We are often asked by Channel Island employers embarking on a redundancy or restructuring process whether they have an obligation to offer an alternative role to an employee who is on maternity leave. There is an understandable assumption by many that an employee who is pregnant or on maternity leave cannot be selected for redundancy for fear of being discriminatory. But, as the UK's Employment Appeal Tribunal has just confirmed, that assumption is not strictly correct.

In Sefton Borough Council v Wainwright, the Tribunal was asked to consider whether the Council was obligated to offer (and give) an alternative role to a woman on maternity, rather than select her for redundancy. Interestingly, the response to this issue was greatly divided but thankfully Judge Eady has provided some much needed clarity.

Mrs W was employed by the Council as head of its Overview and Scrutiny department. A colleague, Mr Pierce, was employed as head of its Member Services department. Both positions were equally graded, held the same level of hierarchical status and carried the same level of remuneration. Faced with having to make budget cuts, the Council embarked on a redundancy process which affected both departments. In an attempt to reduce headcount, the Council decided to combine both departments and create a new Democratic Services department; this created a new role of Democratic Services Manager. Both Mrs W and Mr P were notified that their positions were at risk of redundancy; Mrs W then commenced a period of maternity leave.

The Council acknowledged that both employees were qualified to perform the new role and, indeed, had Mrs W been the only suitable candidate then she would have easily slotted into that position. However, being faced with two suitable candidates the Council had no alternative but to commence a selection process whereby both individuals were interviewed. After consideration of the objective criteria and their performance at interview, the Council decided that Mr P was the better candidate and offered him the new role. Mrs W was notified of the termination of her employment on the grounds of redundancy and required to serve her 3 month notice period.

Not content with the Council's decision, Mrs W issued a claim for unfair dismissal and sex discrimination. She believed that it was unlawful to make an employee redundant while on maternity leave; rather that an employer should be obligated to offer a suitable alternative role and any failure to do so would automatically render the termination as unfair.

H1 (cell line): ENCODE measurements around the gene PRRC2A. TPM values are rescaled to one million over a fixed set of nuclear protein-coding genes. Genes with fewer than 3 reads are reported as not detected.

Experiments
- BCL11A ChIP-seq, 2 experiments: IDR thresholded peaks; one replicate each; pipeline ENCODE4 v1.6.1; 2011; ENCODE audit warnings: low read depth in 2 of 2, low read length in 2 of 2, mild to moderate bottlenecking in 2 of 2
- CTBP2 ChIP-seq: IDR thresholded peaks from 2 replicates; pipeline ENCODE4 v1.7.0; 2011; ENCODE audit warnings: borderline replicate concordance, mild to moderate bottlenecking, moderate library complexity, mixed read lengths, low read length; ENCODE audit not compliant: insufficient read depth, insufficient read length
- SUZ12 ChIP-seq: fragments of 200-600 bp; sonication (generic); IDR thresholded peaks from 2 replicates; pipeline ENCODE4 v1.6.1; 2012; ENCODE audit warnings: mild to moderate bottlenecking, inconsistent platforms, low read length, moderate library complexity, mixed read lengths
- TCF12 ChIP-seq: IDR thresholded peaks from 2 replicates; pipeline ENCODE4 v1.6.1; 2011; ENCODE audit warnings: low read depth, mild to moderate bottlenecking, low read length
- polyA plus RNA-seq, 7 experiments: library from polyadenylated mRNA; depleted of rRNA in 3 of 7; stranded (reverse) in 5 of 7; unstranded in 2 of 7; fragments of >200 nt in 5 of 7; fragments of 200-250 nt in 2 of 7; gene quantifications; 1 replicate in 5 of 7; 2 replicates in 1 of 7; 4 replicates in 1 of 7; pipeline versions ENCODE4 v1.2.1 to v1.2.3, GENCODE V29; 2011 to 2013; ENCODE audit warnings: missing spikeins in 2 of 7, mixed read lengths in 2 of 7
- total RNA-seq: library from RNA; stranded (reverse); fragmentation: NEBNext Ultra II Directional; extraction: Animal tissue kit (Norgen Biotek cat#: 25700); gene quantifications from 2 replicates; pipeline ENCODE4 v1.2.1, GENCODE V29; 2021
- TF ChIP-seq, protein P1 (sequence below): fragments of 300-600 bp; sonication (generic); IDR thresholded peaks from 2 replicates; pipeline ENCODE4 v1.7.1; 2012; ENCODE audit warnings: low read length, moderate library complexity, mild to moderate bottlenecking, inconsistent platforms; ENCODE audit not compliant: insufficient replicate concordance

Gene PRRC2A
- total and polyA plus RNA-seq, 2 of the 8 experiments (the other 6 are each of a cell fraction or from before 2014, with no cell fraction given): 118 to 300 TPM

Applying this logic to the facts, Mrs W argued that the role of Democratic Services Manager should have been offered to her initially and only if she refused the offer should it then have been offered to Mr P. The Tribunal at first instance agreed. It concluded that there should have been no competition; Mrs W may have simply slotted into that role upon her return from leave. The Council's decision to appoint Mr P rendered her dismissal automatically unfair because of direct discrimination on the grounds of maternity.

The first instance decision resulted in divided opinion. Many commentators felt that simply slotting Mrs W into that new role could have been regarded as an act of discrimination towards Mr P; after all, he was deemed to be the better candidate.

The Council appealed and, to the delight of many commentators, Judge Eady overturned the first instance decision. Following a detailed review of the facts and the initial Tribunal's reasoning, she felt that there was no unlawful treatment towards Mrs W by appointing Mr P in the new role; he was chosen purely because he was the better candidate and performed well at interview. The decision was not because of her maternity; the protected characteristic. The reason was simply that Mr P was the better candidate overall.

In her judgment, Judge Eady made it quite clear that when carrying out a redundancy or restructuring process it is entirely at the employer's discretion how to proceed. There is no legal requirement on an employer to do more than is reasonably necessary and to do so would be disproportionate, and places that employer at risk of unlawfully discriminating against others, i.e. Mr P. The unfavourable treatment suffered by Mrs W in not being selected for the new role just happened to coincide with her maternity; it was not because of it.

In summary, when an employer is faced with a redundancy or restructuring process, it should not be afraid of selecting a pregnant woman or woman on maternity leave if she has been selected against objective verifiable criteria. Providing those protected characteristics are not the deciding factor in her selection, then a reasonable employer may feel safe in the knowledge that its decision to dismiss is not itself discriminatory.

An employer should simply ask itself the question: "what is the reason for selecting the employee for redundancy?" If the answer is simply that she is not the better candidate then according to Judge Eady, this is perfectly fair and reasonable; there is no obligation on that employer to offer her an alternative role.

Although this is an important judgment for UK employers, it is also important that Channel Islanders pay heed. Redundancy has been a topical issue for quite some time and many often wonder whether a woman can be selected for redundancy if she is pregnant or on maternity leave. In short, the answer is "yes" but employers must determine the true reason and make sure that reason is not discriminatory. Guernsey law already prohibits unlawful conduct on the grounds of those protected characteristics and Jersey will follow suit from September 2015. However, if in any doubt, an employer should seek appropriate legal advice before embarking on any decision-making which could prove a costly exercise if the decision is wrong.

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